[rspec-devel] Stories vs. examples
pergesu at gmail.com
Wed Nov 7 13:23:18 EST 2007
On Nov 7, 2007 6:15 AM, David Chelimsky <dchelimsky at gmail.com> wrote:
> On Nov 7, 2007 2:04 AM, Matthijs Langenberg <mlangenberg at gmail.com> wrote:
> > Would this also mean that the guy writing the story is defining the
> > functional part of the GUI?
> > Since it's the most outer layer of the system, would that be described in a
> > story first?
> > Like: "Given a user and a form with a button, when a user clicks the button,
> > then the world should come to an end."
> There should likely be both interaction stories like that AND business
> rule stories, like the one Dan uses in
> http://dannorth.net/2007/06/introducing-rbehave. If every story takes
> you through every step, they all become too big IMO.
I still haven't quite made up my mind about this. At this point, I'm
expressing interactions in stories and business rules in specs. I
don't really like Dan's account example - it's either too low-level
for my taste, or isn't quite low-level enough :)
Here's the account class as I would probably write it (completely
I could be picking nits here, and Dan and I just have a different
design style. If I give an object a command, then I expect it to do
its work or fail hard. So for the "savings account is overdrawn"
scenario, I'd need to work at a higher level or use the object in more
detail. When doing Rails apps, I would just have a scenario where the
user submits a form, and the next page displays an error message and
the balances are unchanged.
I'm not certain of what to do if it's not a Rails app. I might use a
higher abstraction such as a BankService which protects the user from
dirty exceptions. So the transfer step might be
@transaction = bank_service.request_transfer @savings, @checking, 50
@transaction.error.should == "You do not have sufficient funds"
and then we'd still have the steps that verify the account balances
Of course, now is the point where I admit that I think that's a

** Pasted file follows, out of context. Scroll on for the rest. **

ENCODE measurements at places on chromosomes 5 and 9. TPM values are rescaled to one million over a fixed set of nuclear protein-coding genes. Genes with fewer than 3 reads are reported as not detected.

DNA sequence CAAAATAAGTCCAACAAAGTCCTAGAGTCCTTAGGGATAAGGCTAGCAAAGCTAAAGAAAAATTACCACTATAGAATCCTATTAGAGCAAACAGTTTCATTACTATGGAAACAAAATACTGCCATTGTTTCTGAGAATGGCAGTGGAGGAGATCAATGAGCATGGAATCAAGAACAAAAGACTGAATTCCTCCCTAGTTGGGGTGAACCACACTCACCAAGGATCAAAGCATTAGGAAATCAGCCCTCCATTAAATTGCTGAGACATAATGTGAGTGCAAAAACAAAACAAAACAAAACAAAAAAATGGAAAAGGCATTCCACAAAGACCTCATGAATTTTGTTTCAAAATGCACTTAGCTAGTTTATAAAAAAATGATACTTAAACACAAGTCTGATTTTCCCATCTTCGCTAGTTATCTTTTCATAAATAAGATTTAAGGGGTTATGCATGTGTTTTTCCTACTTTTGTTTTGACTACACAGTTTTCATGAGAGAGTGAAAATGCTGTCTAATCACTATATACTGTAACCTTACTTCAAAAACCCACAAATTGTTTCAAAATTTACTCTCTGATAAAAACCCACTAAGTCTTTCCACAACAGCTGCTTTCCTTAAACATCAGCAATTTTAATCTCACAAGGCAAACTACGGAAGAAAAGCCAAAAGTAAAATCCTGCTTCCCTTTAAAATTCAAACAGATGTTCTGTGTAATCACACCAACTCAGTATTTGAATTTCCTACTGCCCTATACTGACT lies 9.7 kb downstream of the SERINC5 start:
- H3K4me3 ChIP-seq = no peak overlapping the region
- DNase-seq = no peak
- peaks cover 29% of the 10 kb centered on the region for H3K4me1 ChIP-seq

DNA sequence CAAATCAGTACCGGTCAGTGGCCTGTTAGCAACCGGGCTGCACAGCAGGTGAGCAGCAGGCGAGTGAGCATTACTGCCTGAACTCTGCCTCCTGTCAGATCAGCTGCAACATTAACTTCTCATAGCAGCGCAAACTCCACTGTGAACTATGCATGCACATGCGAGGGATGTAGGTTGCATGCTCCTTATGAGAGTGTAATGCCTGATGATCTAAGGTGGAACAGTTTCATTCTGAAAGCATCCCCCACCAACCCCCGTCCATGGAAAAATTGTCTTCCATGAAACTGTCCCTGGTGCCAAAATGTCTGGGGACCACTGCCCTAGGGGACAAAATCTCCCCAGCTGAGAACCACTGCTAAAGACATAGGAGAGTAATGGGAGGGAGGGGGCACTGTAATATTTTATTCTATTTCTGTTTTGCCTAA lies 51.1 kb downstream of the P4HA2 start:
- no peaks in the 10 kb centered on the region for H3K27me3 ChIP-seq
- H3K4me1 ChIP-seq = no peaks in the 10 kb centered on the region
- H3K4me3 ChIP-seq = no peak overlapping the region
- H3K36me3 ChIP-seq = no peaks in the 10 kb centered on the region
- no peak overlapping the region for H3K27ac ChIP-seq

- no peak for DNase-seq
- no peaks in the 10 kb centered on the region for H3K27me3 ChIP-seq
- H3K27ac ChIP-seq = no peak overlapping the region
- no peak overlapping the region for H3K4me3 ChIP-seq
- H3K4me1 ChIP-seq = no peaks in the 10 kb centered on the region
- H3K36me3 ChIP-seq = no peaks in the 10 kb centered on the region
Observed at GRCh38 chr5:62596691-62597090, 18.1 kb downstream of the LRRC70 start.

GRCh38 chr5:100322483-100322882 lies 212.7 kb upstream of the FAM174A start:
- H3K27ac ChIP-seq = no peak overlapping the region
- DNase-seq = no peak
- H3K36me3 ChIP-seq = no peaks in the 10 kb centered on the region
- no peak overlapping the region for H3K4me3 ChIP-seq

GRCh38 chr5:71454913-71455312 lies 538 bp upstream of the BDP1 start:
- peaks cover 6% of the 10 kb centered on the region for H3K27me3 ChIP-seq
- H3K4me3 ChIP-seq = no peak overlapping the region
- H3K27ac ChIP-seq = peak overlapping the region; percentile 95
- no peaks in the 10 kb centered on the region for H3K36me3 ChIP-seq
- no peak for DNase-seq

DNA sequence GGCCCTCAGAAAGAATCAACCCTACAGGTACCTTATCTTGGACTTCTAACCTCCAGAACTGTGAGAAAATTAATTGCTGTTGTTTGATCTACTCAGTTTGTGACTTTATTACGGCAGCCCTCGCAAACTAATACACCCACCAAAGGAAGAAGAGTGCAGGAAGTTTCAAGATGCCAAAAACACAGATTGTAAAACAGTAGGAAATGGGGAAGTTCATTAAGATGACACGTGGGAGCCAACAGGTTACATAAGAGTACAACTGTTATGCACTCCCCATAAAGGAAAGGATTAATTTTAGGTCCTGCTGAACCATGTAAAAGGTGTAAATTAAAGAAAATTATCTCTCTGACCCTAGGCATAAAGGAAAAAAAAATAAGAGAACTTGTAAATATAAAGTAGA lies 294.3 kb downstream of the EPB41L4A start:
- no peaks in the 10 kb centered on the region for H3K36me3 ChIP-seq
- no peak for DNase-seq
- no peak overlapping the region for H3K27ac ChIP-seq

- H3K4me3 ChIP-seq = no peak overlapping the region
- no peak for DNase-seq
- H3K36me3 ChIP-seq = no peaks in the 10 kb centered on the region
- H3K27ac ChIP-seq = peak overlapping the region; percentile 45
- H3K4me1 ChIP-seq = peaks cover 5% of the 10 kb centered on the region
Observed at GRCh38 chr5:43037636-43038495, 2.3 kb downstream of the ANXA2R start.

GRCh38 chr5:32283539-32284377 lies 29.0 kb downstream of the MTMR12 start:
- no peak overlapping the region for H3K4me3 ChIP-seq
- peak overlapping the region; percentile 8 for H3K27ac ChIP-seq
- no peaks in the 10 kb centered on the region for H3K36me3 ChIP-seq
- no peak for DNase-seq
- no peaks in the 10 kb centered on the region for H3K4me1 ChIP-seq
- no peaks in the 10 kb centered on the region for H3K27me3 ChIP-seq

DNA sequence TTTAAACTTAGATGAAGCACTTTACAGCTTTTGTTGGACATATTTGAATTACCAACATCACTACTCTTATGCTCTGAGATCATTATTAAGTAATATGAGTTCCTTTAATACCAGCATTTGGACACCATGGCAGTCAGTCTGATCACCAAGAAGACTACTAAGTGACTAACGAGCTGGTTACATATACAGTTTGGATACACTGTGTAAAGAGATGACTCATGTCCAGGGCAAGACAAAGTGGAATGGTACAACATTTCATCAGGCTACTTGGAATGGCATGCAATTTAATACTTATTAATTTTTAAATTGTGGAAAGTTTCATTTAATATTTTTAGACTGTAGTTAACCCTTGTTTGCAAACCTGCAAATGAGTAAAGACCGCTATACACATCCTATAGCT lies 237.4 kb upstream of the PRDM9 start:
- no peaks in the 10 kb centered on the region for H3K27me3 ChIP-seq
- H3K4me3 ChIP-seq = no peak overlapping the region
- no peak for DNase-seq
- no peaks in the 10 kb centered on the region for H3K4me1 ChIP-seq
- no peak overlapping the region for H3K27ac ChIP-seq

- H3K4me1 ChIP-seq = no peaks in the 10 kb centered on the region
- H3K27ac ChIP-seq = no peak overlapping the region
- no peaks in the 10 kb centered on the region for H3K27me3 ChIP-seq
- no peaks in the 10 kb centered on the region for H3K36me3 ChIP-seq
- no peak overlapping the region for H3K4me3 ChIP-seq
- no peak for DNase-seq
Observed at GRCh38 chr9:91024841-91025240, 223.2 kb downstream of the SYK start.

needless abstraction, and doesn't feel very OO to me. But maybe you
reach a point where you do need to wrap it up like that. I would much
@savings.transfer_to @checking, 50 rescue nil
again later verifying that the balances weren't touched.
So what am I getting at here? Right now, I generally only use stories
at a very high level. That means I perform an action from the user's
point of view, rather than telling an object to do something. In this
case, I would have a spec that defines when #can_transfer? is true and
when it's false, and that #transfer_to blows up when the account
doesn't have sufficient funds. It's really a design detail though,
and one that should be hidden from the user.
However I mentioned that I'm on the fence about all of that. The key
question is why am I writing code that isn't driven by a story?
Specifically, if the only interaction point is a controller action,
why do I need code that raises an exception instead of just silently
failing? The reason is that a controller action is never the only
interaction point. In a Rails app I happily open up console and use
my business objects. I need them to be more informative when
But, that's a business process, and needs to be captured in a story.
So basically this all boils down to me wondering if I need to move
more stuff - particularly interactions with business objects - into
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